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Cyclical breast pain is very common and first develops between the ages of 30 and 50 years.  In many women the symptoms are mild. However, in around one in ten women the pain can be severe or last up to two weeks before a period. The five days prior to a period are usually the worst. Typically, the pain affects both breasts.  Your breasts may also feel more swollen and lumpy than usual. This lumpiness is generalized so does not lead to a single definite lump forming. This swelling and lumpiness decrease soon after your period starts.

If the pain is severe, or for the times when it may flare up worse than usual, treatment options include the following:

  • Support your breasts. Wear a well-supporting bra 24 hours a day for the week before a period.   Avoid underwire bras. Wear a sports bra when you exercise.  Get yourself measured for the right size bra.
  • Use painkillers and anti-inflammatories e.g. ibuprofen.
  • Use rub-on non-steroidal anti-inflammatories (NSAIDs) e.g. topical ibuprofen.
  • HRT or the contraceptive pill may make cyclical breast pain worse. Some antidepressants and some blood pressure drugs increase breast pain. Discuss with your GP.
  • Medicines such as bromocriptine can ease pain by reducing the level or blocking the effect of, female hormones such as oestrogen. You need to take them regularly (not just when the pain occurs). However, significant side-effects are common with these drugs.
  • Evening primrose oil. Evening primrose oil needs to be taken for up to four months before you can decide if it is helpful or not.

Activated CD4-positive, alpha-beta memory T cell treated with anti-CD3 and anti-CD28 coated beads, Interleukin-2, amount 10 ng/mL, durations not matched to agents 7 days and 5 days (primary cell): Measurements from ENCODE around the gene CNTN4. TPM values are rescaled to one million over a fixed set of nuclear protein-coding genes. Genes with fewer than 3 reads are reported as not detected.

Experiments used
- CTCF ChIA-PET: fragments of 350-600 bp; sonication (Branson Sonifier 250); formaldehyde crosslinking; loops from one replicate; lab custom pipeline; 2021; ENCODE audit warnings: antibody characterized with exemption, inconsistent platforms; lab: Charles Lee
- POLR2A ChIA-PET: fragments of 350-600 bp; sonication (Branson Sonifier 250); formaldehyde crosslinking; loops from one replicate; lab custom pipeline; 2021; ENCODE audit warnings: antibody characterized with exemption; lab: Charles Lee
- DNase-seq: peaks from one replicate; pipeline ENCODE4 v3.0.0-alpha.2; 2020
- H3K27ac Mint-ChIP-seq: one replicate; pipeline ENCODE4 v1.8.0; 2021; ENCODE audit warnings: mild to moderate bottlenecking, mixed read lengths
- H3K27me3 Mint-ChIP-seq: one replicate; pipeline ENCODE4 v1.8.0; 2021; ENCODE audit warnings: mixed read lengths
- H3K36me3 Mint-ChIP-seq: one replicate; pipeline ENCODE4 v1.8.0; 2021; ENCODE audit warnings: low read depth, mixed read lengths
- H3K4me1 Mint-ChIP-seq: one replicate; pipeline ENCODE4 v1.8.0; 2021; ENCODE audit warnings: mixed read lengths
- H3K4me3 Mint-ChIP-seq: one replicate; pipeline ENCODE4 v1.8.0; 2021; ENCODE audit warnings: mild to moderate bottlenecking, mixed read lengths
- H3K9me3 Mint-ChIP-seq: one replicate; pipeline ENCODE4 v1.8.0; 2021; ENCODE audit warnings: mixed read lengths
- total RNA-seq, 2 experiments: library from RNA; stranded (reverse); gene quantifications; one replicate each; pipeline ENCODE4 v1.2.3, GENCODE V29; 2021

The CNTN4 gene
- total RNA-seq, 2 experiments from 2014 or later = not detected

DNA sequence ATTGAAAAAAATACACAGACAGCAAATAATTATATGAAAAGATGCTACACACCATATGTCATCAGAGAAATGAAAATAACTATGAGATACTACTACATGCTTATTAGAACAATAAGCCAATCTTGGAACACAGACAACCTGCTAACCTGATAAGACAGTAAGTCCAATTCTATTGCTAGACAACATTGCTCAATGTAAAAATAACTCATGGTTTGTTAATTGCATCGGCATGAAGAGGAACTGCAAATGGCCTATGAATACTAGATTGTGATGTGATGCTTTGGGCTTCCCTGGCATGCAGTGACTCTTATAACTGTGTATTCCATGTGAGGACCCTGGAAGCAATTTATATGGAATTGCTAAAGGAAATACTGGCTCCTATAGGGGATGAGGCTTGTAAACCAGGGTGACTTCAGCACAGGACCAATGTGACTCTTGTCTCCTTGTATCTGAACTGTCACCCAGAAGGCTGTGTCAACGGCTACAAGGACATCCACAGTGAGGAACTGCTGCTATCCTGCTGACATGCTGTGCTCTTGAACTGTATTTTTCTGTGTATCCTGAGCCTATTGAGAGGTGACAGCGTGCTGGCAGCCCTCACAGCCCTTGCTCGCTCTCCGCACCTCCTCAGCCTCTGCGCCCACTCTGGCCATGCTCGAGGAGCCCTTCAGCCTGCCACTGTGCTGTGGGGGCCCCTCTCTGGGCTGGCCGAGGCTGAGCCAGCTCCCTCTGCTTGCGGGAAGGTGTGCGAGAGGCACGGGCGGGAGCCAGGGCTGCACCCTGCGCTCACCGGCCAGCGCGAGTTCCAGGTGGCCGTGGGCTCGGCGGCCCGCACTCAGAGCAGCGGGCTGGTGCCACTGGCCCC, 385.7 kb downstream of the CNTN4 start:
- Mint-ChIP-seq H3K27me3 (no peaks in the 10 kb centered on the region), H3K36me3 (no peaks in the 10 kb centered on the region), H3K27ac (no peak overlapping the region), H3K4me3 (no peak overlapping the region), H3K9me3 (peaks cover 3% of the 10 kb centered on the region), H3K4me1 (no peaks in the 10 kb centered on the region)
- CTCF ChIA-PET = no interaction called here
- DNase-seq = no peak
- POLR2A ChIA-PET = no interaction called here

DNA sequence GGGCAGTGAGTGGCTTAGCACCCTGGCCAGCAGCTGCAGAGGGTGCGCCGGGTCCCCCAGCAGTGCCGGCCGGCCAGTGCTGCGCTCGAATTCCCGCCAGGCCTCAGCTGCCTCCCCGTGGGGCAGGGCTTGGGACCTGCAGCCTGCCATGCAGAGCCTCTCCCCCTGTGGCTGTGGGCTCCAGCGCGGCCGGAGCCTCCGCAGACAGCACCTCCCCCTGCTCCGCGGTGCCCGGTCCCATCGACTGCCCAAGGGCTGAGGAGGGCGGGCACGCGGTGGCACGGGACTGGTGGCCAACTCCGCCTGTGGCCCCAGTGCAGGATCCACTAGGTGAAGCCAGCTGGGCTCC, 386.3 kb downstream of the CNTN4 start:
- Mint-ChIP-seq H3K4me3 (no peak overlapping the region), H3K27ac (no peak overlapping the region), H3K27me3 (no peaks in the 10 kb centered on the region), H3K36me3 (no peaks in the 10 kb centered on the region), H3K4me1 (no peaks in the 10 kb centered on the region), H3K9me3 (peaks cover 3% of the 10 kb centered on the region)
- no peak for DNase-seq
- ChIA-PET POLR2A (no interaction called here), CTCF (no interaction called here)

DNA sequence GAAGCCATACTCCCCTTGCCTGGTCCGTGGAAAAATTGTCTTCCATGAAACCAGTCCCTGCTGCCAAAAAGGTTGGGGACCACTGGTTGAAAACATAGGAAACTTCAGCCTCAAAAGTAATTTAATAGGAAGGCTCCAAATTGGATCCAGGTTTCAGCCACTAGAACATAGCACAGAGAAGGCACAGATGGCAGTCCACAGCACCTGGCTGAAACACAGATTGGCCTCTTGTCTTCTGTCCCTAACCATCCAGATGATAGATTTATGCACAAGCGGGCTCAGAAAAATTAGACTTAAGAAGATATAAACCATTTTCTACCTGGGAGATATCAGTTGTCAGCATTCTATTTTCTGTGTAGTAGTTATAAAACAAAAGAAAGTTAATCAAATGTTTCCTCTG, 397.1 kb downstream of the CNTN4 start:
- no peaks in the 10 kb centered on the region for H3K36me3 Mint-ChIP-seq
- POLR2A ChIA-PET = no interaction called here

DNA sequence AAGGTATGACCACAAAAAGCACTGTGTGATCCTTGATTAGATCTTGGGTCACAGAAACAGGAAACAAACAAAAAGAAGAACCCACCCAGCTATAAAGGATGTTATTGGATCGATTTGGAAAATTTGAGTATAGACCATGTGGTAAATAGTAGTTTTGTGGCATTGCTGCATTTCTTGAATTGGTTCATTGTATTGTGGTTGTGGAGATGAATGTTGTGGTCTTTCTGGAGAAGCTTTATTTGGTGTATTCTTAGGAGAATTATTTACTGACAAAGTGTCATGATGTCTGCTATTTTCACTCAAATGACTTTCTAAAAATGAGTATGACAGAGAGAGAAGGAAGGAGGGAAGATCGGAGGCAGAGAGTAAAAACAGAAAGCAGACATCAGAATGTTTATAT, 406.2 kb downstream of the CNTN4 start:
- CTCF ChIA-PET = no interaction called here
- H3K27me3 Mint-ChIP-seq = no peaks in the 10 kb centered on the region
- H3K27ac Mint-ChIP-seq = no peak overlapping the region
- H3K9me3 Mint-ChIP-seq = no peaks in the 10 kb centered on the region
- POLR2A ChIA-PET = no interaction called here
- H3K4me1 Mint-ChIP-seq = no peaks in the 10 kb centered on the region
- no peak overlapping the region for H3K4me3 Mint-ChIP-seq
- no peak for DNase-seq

• Eat more cruciferous veg e.g. cabbage, cauliflower, spring greens, broccoli, kale, sprouts and soy food such as tofu, soya milk or Pure which is a non-dairy soya spread.
  • Lower saturated fat, carbohydrate, dairy, coffee, salt and caffeine.
  • Eat 3 portions a week of oily fish e.g. mackerel, tuna, trout, herring, salmon, sardines (omega 3s).  Flaxseeds are also a rich source of omega 3 (you can get this in supplement form or in seed form to be sprinkled on cereal, in soups, on salads or in stir-fries).
  • Take natural vitamin E with selenium (Holland & Barrett) (1 capsule a day)
  • Take a vitamin B timed complex.



Non-cyclical breast pain can be present all the time, or come and go in a random way, is not related to periods and more common in women over 40. The pain may be in just one breast and may be localized to one area in a breast. Sometimes the pain is felt all over one or both breasts. There are various causes:

  • Pain coming from the breast tissue itself in the absence of any lumps, tumours, or other abnormality being detected.
  • Pain coming or radiating from the chest wall under the breast rather than the breast itself. Muscular or bony problems of the chest wall account for some cases.
  • Infection may be a cause.
  • Shingles may cause pain before a rash develops.
  • Breast tumours, cancer and lumps are a very uncommon cause of breast pain.
  • The cause is often not clear.

In many cases, the pain goes after a few months without any treatment. Other treatments may be appropriate, depending on whether a cause is found.  As there are various causes, it is best to see your  GP for assessment.


If you are not sure which type of breast pain you have, keep a pain diary for 3 months. Record the days when you have breast pain and see what pattern emerges.

If you have concerns about breast pain or any other breast symptoms, consult your GP.

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